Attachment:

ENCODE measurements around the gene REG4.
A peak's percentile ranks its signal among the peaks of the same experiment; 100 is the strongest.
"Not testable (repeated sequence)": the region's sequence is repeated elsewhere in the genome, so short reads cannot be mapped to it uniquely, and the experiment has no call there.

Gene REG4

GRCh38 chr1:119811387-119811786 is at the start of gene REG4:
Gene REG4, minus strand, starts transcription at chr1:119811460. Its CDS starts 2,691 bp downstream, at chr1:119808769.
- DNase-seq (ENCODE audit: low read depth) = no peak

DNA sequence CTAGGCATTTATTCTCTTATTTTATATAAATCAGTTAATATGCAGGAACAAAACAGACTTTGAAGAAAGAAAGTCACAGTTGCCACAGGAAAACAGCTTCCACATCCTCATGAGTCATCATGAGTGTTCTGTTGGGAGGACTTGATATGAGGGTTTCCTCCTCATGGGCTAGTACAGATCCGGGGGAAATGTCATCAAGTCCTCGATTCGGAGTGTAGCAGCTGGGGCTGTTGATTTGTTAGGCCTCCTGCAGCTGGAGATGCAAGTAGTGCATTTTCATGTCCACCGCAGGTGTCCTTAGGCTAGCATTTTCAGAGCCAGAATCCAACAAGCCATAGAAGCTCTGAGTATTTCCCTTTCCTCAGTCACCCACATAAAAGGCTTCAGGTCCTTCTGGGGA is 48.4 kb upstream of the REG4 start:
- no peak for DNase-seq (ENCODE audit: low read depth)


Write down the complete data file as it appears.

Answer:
ENCODE measurements around the gene REG4.
A peak's percentile ranks its signal among the peaks of the same experiment; 100 is the strongest.
"Not testable (repeated sequence)": the region's sequence is repeated elsewhere in the genome, so short reads cannot be mapped to it uniquely, and the experiment has no call there.

Gene REG4

GRCh38 chr1:119811387-119811786 is at the start of gene REG4:
Gene REG4, minus strand, starts transcription at chr1:119811460. Its CDS starts 2,691 bp downstream, at chr1:119808769.
- DNase-seq (ENCODE audit: low read depth) = no peak

DNA sequence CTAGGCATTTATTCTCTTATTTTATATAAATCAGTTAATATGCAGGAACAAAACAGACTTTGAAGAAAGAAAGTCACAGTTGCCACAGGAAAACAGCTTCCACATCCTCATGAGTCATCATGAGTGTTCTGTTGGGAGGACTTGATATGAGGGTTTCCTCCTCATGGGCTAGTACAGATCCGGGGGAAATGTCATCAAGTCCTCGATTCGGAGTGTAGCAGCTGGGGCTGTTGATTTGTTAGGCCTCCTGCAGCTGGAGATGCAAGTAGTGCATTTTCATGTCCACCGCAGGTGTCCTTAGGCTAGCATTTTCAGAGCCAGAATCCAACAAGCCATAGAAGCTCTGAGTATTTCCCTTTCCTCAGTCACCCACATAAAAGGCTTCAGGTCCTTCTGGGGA is 48.4 kb upstream of the REG4 start:
- no peak for DNase-seq (ENCODE audit: low read depth)